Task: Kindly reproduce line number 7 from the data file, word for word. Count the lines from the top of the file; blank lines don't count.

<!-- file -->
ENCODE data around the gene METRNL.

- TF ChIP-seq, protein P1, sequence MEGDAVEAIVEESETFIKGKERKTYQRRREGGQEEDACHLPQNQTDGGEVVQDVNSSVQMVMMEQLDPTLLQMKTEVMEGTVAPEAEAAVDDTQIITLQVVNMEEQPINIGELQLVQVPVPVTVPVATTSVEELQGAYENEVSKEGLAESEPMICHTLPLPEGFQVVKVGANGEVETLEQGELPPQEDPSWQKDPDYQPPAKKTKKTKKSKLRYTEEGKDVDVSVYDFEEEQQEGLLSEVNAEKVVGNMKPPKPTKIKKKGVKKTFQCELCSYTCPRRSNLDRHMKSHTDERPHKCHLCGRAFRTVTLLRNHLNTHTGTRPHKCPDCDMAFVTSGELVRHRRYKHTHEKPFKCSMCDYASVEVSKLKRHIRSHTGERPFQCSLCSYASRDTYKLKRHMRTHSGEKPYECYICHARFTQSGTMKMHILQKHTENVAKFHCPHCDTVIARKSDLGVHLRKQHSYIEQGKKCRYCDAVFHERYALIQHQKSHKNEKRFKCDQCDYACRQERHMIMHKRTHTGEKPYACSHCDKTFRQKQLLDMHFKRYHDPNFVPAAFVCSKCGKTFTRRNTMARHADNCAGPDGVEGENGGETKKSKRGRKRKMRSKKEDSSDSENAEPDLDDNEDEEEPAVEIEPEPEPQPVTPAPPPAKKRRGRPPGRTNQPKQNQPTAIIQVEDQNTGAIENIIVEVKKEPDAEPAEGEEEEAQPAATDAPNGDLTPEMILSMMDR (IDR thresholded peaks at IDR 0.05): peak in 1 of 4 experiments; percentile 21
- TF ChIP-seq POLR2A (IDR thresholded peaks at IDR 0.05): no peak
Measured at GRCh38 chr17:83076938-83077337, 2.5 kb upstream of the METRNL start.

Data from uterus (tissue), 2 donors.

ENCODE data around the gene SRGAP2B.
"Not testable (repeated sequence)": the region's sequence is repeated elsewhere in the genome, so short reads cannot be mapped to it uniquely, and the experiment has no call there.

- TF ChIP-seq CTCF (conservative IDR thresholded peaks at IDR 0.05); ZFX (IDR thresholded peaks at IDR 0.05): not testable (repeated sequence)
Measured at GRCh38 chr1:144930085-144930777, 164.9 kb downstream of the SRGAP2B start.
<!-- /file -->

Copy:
"Not testable (repeated sequence)": the region's sequence is repeated elsewhere in the genome, so short reads cannot be mapped to it uniquely, and the experiment has no call there.